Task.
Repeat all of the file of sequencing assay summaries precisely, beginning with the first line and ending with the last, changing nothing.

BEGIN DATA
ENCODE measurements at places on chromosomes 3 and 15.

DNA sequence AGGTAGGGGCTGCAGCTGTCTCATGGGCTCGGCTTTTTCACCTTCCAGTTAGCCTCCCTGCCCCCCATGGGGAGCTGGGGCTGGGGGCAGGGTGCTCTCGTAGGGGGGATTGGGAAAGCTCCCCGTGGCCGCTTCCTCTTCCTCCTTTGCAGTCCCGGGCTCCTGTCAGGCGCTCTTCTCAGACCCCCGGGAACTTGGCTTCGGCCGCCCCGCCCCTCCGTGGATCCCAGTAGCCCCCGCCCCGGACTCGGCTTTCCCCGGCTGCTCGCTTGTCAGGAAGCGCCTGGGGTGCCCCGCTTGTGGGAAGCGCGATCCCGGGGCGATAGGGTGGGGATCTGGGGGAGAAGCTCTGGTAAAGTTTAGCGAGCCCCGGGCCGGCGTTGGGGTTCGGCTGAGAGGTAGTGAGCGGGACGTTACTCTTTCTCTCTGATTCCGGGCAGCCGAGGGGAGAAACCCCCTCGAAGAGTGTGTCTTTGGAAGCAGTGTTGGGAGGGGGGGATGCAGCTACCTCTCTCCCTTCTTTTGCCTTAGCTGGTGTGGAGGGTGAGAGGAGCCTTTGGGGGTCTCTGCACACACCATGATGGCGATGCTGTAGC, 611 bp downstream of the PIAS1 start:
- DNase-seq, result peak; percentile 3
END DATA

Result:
ENCODE measurements at places on chromosomes 3 and 15.

DNA sequence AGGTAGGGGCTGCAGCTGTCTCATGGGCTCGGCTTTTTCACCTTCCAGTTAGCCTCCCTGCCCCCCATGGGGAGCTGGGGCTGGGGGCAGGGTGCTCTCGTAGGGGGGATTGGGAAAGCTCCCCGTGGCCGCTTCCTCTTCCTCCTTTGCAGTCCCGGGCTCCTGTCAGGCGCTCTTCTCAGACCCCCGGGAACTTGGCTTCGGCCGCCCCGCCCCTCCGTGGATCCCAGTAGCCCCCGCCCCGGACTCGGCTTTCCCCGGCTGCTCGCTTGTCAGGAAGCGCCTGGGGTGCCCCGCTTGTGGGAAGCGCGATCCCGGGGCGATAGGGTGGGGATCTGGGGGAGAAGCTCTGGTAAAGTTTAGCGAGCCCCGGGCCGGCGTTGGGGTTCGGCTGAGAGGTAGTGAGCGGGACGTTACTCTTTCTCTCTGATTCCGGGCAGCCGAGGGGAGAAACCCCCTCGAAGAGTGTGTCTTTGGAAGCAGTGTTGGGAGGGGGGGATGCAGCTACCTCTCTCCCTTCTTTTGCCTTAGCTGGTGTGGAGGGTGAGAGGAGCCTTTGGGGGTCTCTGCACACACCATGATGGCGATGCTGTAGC, 611 bp downstream of the PIAS1 start:
- DNase-seq, result peak; percentile 3